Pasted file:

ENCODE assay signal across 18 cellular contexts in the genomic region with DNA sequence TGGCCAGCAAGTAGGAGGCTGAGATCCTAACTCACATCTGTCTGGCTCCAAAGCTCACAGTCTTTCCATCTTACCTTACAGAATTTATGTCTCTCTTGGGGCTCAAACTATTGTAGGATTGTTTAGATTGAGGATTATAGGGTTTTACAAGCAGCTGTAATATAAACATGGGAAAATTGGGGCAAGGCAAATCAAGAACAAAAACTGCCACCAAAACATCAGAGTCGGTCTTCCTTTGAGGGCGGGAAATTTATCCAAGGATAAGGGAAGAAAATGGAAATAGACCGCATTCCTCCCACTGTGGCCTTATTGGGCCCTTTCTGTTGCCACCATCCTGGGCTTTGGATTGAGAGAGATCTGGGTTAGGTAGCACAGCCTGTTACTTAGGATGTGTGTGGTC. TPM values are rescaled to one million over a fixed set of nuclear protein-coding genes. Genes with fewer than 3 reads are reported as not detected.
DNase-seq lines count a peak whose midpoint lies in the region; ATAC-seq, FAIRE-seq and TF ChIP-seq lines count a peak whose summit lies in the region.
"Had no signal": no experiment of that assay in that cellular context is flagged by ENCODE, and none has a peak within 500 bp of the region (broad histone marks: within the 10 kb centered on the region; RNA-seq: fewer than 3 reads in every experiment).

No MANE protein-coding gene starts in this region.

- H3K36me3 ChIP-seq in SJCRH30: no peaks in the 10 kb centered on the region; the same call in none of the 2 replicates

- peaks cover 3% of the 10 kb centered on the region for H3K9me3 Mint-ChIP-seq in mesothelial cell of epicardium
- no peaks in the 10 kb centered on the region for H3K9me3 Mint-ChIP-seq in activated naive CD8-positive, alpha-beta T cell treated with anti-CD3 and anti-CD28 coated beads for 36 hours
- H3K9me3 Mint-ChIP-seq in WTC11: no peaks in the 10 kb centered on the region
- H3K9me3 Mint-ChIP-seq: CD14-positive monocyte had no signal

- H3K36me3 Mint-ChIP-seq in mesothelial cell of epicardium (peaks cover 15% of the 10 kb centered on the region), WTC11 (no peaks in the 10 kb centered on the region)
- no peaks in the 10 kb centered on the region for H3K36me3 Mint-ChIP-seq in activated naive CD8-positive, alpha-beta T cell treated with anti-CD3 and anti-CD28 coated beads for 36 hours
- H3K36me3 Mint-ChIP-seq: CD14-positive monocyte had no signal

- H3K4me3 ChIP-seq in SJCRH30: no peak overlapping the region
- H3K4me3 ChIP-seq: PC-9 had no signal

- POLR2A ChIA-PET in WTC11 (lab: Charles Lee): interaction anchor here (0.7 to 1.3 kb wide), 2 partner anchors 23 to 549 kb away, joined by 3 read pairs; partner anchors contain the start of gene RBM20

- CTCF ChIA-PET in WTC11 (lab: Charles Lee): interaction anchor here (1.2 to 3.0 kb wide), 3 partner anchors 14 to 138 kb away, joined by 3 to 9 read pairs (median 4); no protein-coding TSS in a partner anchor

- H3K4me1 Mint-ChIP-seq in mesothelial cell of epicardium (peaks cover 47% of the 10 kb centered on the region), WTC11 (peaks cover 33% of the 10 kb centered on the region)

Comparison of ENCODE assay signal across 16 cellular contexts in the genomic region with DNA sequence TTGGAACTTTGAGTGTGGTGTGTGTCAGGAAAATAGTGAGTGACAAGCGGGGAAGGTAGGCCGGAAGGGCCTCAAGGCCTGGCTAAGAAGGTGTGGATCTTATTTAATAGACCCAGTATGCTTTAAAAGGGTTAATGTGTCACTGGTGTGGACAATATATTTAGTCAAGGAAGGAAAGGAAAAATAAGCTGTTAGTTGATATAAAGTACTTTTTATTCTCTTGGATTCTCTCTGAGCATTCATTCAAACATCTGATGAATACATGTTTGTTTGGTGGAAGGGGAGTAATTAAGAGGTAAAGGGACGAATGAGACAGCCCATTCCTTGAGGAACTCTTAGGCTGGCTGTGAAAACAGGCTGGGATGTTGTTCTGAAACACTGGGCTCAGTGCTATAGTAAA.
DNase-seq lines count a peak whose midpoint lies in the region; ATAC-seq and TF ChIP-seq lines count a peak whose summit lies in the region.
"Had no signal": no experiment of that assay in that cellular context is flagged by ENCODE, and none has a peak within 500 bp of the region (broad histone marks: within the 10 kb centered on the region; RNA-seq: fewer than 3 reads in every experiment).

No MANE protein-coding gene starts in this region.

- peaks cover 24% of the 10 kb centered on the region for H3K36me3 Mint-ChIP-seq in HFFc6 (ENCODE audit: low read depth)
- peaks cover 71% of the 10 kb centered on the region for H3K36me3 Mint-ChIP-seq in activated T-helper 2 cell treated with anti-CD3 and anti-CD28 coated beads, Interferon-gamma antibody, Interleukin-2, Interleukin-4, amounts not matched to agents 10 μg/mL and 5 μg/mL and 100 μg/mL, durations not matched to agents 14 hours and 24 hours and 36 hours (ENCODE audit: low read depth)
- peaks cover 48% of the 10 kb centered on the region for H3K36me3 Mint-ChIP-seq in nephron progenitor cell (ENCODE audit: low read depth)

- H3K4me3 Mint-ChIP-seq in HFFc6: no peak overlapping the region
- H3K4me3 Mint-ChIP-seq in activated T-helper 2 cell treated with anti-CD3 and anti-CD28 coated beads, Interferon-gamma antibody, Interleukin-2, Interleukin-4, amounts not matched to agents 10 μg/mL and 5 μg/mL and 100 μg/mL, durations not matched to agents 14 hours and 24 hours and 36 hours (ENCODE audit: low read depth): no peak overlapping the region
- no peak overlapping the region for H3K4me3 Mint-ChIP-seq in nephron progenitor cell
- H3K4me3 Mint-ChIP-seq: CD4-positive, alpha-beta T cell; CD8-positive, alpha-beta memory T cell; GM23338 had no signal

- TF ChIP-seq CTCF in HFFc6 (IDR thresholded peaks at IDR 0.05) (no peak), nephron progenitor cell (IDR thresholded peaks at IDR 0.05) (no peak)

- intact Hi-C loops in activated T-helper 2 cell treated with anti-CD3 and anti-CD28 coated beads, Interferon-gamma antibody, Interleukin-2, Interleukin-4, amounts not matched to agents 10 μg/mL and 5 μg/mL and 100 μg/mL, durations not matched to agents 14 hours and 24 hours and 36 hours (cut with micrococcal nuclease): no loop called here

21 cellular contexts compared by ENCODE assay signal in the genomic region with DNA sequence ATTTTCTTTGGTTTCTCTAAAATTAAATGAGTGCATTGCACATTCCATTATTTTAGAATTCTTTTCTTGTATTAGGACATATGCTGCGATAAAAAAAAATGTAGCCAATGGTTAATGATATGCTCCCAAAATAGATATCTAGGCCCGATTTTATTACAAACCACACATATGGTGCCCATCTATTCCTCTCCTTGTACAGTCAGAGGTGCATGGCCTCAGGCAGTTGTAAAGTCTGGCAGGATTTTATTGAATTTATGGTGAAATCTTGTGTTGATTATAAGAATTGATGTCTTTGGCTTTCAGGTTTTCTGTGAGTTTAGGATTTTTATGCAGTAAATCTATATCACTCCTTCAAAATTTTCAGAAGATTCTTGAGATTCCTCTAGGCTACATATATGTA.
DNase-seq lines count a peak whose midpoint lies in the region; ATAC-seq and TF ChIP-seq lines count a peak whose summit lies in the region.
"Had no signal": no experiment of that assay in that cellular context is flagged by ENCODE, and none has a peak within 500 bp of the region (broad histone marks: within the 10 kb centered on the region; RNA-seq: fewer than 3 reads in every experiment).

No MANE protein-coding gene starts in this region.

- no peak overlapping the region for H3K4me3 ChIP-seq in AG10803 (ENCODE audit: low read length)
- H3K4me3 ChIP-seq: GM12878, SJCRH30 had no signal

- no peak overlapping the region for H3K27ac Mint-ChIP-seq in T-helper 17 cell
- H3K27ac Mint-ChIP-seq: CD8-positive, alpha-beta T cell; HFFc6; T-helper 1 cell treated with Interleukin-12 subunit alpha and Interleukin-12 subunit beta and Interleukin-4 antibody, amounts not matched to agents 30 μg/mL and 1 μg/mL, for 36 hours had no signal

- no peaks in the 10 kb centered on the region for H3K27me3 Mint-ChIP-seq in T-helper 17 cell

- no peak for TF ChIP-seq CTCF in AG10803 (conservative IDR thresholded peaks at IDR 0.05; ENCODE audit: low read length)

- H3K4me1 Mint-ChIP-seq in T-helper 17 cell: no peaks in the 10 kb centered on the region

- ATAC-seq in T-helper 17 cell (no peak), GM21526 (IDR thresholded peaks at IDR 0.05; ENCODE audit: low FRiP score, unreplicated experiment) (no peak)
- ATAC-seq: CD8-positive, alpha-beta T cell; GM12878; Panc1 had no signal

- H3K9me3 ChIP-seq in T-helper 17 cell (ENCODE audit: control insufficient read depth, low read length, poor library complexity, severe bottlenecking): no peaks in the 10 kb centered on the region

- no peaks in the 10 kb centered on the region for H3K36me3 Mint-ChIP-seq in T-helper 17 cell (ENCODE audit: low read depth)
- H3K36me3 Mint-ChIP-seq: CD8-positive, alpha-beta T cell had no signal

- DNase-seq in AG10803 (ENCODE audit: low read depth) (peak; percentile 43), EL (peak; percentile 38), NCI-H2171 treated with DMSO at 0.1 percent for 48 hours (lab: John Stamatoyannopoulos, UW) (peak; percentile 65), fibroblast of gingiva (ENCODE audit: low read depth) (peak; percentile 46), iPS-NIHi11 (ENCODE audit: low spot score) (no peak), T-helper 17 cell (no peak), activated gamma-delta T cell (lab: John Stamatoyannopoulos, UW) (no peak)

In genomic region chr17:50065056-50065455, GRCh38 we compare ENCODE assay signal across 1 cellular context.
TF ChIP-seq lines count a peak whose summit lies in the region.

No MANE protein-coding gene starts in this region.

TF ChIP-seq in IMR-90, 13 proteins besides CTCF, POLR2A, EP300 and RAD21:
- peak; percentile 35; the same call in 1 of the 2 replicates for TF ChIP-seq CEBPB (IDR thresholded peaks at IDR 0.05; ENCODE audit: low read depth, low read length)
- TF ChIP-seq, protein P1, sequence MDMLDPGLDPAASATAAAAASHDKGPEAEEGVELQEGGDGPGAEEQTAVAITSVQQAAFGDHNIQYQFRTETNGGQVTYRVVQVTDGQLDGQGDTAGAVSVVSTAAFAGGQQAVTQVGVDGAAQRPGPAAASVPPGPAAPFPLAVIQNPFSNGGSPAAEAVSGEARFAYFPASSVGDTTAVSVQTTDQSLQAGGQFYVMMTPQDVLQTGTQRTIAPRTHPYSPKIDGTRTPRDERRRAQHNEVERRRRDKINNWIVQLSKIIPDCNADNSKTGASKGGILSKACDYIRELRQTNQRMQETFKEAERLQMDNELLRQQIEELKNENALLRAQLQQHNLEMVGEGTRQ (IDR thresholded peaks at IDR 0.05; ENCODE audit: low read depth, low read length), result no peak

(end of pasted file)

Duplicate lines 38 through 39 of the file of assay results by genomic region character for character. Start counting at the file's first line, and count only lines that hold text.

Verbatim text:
- H3K27ac Mint-ChIP-seq: CD8-positive, alpha-beta T cell; HFFc6; T-helper 1 cell treated with Interleukin-12 subunit alpha and Interleukin-12 subunit beta and Interleukin-4 antibody, amounts not matched to agents 30 μg/mL and 1 μg/mL, for 36 hours had no signal

- no peaks in the 10 kb centered on the region for H3K27me3 Mint-ChIP-seq in T-helper 17 cell